View mode: basic / threaded / horizontal-split · Log in · Help
January 07, 2005
pointer to this
Hi!
I don't even know how to name this post...:)
I have a list of classes, and I want a message from a class to be broadcast
to all the other classes in the list, except the one which sent it. I've
managed to obtain this using a delegate to a function in the container
class, which then "spread the words".
But my problem is to recognize who sent the message. I'm using an unique
number for each class added to the list, and this is used to recognize the
class, but I know this is not an elegant way.
Hence, I'm wondering if there's a way to obtain a pointer to the calling
class (the "this" in the title) in some implicit manner, or I have to give
to the delegate some sort of this flavoured variable,in which case,
which?:)

I hope I've been clear in the explanation of my problem!:)

thanks in advance!

Carotinho
January 07, 2005
Re: pointer to this
Carotinho wrote:
> Hi!
> I don't even know how to name this post...:)
> I have a list of classes, and I want a message from a class to be broadcast
> to all the other classes in the list, except the one which sent it. I've
> managed to obtain this using a delegate to a function in the container
> class, which then "spread the words".

So, you have a list of... my guess would be Instances, that is objects?

Class is a sort of prototype to the objects, or class instances. But you 
can have classes stored in the collectiom too, for example by holding 
their classinfo. I would rather believe you don't, so disregard this 
paragraph if unclear. :>

So, you call the function in the container object which then calls a 
messaging function in each of the objects it holds?

> But my problem is to recognize who sent the message. I'm using an unique
> number for each class added to the list, and this is used to recognize the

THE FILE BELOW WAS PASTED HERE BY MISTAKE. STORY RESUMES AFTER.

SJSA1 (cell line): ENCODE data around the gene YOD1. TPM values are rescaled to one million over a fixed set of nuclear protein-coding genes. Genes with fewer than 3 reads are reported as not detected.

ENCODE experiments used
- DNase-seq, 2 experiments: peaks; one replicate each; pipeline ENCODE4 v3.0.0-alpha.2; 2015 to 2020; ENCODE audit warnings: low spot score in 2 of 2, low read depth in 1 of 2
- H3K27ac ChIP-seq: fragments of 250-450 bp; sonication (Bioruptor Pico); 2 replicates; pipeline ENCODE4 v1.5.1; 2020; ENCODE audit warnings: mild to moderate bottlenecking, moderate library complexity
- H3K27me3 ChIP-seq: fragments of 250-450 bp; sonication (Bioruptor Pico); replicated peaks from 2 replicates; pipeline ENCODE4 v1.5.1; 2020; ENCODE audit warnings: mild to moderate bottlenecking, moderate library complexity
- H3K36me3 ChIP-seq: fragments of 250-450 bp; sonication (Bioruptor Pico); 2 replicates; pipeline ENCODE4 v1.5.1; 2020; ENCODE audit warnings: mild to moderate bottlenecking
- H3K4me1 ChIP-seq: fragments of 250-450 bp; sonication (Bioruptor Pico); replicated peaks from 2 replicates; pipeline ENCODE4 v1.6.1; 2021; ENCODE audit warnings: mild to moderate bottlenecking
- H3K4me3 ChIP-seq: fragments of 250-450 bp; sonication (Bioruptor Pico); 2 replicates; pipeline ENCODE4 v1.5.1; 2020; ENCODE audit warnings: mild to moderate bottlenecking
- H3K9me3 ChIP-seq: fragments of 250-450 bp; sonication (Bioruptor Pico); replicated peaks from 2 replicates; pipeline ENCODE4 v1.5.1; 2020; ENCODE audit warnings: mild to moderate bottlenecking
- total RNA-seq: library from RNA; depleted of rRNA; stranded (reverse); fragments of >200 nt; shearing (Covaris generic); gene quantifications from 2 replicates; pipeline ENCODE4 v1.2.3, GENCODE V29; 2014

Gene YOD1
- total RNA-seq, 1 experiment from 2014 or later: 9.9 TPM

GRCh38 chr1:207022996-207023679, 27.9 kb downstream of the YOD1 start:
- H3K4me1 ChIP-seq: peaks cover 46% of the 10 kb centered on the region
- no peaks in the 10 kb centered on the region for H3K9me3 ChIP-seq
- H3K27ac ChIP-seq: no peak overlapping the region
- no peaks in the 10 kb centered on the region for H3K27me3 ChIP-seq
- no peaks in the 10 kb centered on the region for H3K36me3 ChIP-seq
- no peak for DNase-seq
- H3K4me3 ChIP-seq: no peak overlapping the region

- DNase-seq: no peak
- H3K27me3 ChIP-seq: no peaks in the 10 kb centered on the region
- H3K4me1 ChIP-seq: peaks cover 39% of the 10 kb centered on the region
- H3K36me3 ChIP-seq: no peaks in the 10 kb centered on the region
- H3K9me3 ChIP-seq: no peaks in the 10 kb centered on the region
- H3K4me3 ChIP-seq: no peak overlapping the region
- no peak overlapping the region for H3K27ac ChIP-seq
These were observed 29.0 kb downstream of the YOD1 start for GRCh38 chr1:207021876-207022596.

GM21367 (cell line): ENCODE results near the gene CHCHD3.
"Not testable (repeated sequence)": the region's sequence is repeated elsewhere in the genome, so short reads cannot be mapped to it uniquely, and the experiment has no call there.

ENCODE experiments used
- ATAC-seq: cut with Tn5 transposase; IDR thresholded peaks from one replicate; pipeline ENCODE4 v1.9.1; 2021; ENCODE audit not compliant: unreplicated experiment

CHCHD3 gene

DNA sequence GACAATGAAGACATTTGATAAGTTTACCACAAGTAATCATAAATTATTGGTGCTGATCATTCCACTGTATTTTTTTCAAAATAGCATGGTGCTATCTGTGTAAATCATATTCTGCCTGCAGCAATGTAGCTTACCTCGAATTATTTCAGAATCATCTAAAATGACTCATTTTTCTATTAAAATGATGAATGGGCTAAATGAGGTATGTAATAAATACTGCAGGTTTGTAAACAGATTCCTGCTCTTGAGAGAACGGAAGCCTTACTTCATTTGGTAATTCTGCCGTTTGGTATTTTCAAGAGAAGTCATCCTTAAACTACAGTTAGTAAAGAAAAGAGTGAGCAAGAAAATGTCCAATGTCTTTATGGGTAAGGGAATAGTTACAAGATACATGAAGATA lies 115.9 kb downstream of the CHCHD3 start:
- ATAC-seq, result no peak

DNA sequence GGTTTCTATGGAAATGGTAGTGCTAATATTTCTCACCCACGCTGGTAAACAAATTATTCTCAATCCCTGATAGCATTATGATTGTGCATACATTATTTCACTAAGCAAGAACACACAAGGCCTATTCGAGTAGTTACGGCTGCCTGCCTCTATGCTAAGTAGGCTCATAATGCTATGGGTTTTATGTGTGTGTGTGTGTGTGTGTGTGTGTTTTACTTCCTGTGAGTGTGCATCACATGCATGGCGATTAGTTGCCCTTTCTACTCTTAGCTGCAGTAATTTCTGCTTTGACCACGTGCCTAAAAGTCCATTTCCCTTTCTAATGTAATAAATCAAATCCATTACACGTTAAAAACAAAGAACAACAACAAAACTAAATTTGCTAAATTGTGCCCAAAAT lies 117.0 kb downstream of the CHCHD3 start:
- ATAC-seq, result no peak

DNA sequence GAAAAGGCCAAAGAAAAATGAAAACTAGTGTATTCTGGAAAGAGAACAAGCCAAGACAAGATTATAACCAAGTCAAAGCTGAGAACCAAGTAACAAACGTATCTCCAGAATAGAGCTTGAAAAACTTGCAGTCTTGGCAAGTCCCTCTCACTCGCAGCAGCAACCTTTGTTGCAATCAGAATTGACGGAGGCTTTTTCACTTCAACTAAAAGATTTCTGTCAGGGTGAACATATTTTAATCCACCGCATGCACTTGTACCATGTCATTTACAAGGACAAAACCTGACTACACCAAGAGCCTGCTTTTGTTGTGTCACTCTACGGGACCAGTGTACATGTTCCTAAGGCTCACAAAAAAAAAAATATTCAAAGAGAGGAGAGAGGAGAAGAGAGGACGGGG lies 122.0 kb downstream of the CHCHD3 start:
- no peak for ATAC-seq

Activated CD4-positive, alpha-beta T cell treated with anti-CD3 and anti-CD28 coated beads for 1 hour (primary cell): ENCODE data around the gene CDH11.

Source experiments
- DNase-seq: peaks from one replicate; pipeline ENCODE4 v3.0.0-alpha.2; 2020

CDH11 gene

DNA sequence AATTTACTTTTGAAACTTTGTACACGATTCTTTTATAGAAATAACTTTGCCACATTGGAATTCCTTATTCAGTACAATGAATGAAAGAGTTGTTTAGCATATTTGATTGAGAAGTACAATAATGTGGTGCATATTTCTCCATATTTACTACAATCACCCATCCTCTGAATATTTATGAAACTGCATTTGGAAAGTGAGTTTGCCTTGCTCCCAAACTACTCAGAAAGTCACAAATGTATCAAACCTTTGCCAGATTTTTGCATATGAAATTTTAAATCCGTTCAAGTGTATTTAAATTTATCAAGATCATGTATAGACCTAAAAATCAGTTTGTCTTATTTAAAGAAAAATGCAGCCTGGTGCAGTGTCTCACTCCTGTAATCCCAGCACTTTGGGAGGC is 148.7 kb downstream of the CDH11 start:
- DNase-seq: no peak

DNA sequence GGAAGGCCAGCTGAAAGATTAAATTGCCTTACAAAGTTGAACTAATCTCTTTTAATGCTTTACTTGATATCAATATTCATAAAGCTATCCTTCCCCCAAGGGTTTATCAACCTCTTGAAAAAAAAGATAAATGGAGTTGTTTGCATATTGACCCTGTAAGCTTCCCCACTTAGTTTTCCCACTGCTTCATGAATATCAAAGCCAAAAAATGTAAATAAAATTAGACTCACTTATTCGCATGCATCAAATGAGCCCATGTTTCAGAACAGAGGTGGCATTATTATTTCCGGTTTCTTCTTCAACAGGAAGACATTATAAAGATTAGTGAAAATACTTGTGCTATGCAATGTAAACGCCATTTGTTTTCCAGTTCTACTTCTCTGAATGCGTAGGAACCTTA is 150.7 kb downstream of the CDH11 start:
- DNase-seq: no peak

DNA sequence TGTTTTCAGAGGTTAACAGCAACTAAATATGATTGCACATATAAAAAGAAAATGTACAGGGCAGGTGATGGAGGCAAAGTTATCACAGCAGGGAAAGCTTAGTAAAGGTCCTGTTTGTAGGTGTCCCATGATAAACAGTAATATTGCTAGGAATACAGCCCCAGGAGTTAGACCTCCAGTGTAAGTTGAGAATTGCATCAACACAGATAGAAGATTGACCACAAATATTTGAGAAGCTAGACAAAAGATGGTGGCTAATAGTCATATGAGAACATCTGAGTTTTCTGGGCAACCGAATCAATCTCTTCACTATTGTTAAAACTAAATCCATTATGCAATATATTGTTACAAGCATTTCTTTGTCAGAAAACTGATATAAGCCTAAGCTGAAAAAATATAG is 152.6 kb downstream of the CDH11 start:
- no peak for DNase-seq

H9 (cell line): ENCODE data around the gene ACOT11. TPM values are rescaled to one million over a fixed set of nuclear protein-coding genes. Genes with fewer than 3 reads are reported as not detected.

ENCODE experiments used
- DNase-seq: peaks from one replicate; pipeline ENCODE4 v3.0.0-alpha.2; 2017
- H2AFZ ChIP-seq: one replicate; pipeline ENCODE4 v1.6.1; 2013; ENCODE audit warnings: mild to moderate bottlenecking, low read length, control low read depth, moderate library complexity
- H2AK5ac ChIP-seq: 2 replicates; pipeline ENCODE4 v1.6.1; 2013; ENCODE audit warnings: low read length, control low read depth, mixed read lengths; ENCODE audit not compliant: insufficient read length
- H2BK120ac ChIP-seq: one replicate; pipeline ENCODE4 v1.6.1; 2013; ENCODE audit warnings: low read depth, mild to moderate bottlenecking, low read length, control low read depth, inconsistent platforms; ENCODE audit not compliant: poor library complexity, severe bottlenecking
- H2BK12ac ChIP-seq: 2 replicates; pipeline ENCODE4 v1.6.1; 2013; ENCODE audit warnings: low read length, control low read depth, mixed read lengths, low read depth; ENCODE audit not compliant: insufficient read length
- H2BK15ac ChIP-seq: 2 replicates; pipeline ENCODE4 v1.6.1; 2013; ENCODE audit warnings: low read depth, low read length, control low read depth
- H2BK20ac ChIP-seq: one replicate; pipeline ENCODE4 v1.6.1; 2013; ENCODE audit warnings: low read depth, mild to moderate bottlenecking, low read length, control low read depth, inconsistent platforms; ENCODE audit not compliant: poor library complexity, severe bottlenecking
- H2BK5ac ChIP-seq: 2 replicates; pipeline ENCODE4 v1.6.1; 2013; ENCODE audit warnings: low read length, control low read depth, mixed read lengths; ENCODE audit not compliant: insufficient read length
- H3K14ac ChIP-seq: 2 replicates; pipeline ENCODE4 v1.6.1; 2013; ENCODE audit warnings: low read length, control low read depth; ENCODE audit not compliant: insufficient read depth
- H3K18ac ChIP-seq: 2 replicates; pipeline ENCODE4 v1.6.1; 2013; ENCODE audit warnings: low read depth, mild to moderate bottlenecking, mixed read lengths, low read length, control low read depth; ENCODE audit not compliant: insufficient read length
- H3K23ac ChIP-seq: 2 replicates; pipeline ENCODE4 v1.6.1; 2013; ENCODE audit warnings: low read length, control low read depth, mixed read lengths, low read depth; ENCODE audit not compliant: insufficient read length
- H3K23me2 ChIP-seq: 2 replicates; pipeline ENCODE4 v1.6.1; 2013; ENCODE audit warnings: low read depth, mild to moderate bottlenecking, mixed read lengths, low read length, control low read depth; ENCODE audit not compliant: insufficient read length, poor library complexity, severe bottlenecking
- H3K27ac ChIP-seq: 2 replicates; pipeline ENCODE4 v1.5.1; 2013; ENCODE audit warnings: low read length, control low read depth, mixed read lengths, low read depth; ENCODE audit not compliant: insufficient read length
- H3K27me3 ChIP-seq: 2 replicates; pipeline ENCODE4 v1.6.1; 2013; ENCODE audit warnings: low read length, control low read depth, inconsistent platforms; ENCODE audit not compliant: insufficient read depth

> class, but I know this is not an elegant way.

Why don't you sort of include "this" (of type "YourClass") into the 
message instead of that serial number? Then, each recieving object can 
compare "this" in the message with its actual "this" by doind something 
like "if (this === message.sendingObjectsThis) return; //It's mine, i 
don't want it!". A further step would be to do this check in the sending 
function, a la "if (someObject !== message.sendingObjectsThis) 
someObject.sendMeMessage(message);

> Hence, I'm wondering if there's a way to obtain a pointer to the calling
> class (the "this" in the title) in some implicit manner, or I have to give
> to the delegate some sort of this flavoured variable,in which case,
> which?:)

The delegate gets the message, which includes the reference to the 
object. I think you need not include the sendingObjectsThis literally 
into the message, just pass it along with it, if you are deciding which 
objects need to recieve the message directly in the delegate.

> I hope I've been clear in the explanation of my problem!:)

If my answer answeres your question then yes. But frankly... well, you 
know...

There is a myriad of things you can do. You can store objects in 
containers, compare them, etc, this is all done by reference, so the 
separate instances are treated as different. If you want do 
differentiate by type instead of instance, every instance carries a 
reference to its type description, it is called classinfo and is of type 
ClassInfo and is a class.

I may have mixed up your mind but i suggest you take a look at object.d 
in Phobos. Look for definitions of classes Object and ClassInfo and 
things may become clear again.

-i.
January 08, 2005
Re: pointer to this
Hi Ilya!

Ilya Minkov wrote:

> So, you have a list of... my guess would be Instances, that is objects?
> 
> Class is a sort of prototype to the objects, or class instances. But you
> can have classes stored in the collectiom too, for example by holding
> their classinfo. I would rather believe you don't, so disregard this
> paragraph if unclear. :>

No, no, it's clear, I have a list of objects, instanciated class:) I
understand the difference, this is an error of mine due to my poor
knowledge of right terms:)

> So, you call the function in the container object which then calls a
> messaging function in each of the objects it holds?

The path is that a object say something to the container, and then the
container passes the messages to all the others object of the list

> Why don't you sort of include "this" (of type "YourClass") into the
> message instead of that serial number? Then, each recieving object can
> compare "this" in the message with its actual "this" by doind something
> like "if (this === message.sendingObjectsThis) return; //It's mine, i
> don't want it!". A further step would be to do this check in the sending
> function, a la "if (someObject !== message.sendingObjectsThis)